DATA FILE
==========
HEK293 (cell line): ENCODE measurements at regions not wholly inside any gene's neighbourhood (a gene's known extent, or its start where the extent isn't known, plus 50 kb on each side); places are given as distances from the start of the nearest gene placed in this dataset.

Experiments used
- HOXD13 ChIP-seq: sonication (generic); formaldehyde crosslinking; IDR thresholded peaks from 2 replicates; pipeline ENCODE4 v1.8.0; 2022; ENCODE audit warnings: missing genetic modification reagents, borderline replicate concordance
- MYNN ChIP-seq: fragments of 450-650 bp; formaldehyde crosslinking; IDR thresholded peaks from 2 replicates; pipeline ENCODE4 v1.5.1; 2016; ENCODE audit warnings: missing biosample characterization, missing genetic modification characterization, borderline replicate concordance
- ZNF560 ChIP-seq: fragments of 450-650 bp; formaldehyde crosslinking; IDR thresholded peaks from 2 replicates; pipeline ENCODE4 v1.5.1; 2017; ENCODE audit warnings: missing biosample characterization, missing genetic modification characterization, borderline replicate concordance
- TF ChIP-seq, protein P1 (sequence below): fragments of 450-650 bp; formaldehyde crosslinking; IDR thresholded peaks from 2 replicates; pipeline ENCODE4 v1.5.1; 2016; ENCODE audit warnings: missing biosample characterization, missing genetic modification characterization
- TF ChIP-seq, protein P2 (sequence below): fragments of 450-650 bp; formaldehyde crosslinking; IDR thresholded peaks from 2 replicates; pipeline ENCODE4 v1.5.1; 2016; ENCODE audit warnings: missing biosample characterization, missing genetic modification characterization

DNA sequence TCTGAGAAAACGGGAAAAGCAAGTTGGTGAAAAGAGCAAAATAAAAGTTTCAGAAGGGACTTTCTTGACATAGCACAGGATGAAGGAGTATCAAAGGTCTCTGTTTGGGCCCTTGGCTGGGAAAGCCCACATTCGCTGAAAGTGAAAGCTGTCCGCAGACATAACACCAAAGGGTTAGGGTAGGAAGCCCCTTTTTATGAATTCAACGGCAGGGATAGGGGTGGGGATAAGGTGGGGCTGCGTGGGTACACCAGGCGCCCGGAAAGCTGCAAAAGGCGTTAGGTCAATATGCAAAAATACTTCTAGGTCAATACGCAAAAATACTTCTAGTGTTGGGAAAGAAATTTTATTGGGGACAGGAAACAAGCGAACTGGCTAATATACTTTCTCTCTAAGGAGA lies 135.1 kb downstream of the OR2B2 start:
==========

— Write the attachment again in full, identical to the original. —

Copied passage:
HEK293 (cell line): ENCODE measurements at regions not wholly inside any gene's neighbourhood (a gene's known extent, or its start where the extent isn't known, plus 50 kb on each side); places are given as distances from the start of the nearest gene placed in this dataset.

Experiments used
- HOXD13 ChIP-seq: sonication (generic); formaldehyde crosslinking; IDR thresholded peaks from 2 replicates; pipeline ENCODE4 v1.8.0; 2022; ENCODE audit warnings: missing genetic modification reagents, borderline replicate concordance
- MYNN ChIP-seq: fragments of 450-650 bp; formaldehyde crosslinking; IDR thresholded peaks from 2 replicates; pipeline ENCODE4 v1.5.1; 2016; ENCODE audit warnings: missing biosample characterization, missing genetic modification characterization, borderline replicate concordance
- ZNF560 ChIP-seq: fragments of 450-650 bp; formaldehyde crosslinking; IDR thresholded peaks from 2 replicates; pipeline ENCODE4 v1.5.1; 2017; ENCODE audit warnings: missing biosample characterization, missing genetic modification characterization, borderline replicate concordance
- TF ChIP-seq, protein P1 (sequence below): fragments of 450-650 bp; formaldehyde crosslinking; IDR thresholded peaks from 2 replicates; pipeline ENCODE4 v1.5.1; 2016; ENCODE audit warnings: missing biosample characterization, missing genetic modification characterization
- TF ChIP-seq, protein P2 (sequence below): fragments of 450-650 bp; formaldehyde crosslinking; IDR thresholded peaks from 2 replicates; pipeline ENCODE4 v1.5.1; 2016; ENCODE audit warnings: missing biosample characterization, missing genetic modification characterization

DNA sequence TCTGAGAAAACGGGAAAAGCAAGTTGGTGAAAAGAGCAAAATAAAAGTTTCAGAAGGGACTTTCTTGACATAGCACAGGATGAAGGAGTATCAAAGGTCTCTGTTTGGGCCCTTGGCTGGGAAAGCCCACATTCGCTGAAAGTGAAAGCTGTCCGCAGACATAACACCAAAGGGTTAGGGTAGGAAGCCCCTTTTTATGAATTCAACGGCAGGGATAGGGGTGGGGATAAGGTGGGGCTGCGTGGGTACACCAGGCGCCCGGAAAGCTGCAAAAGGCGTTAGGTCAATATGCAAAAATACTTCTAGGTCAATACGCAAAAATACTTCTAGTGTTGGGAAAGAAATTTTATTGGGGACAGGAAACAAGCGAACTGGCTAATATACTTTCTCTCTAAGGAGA lies 135.1 kb downstream of the OR2B2 start: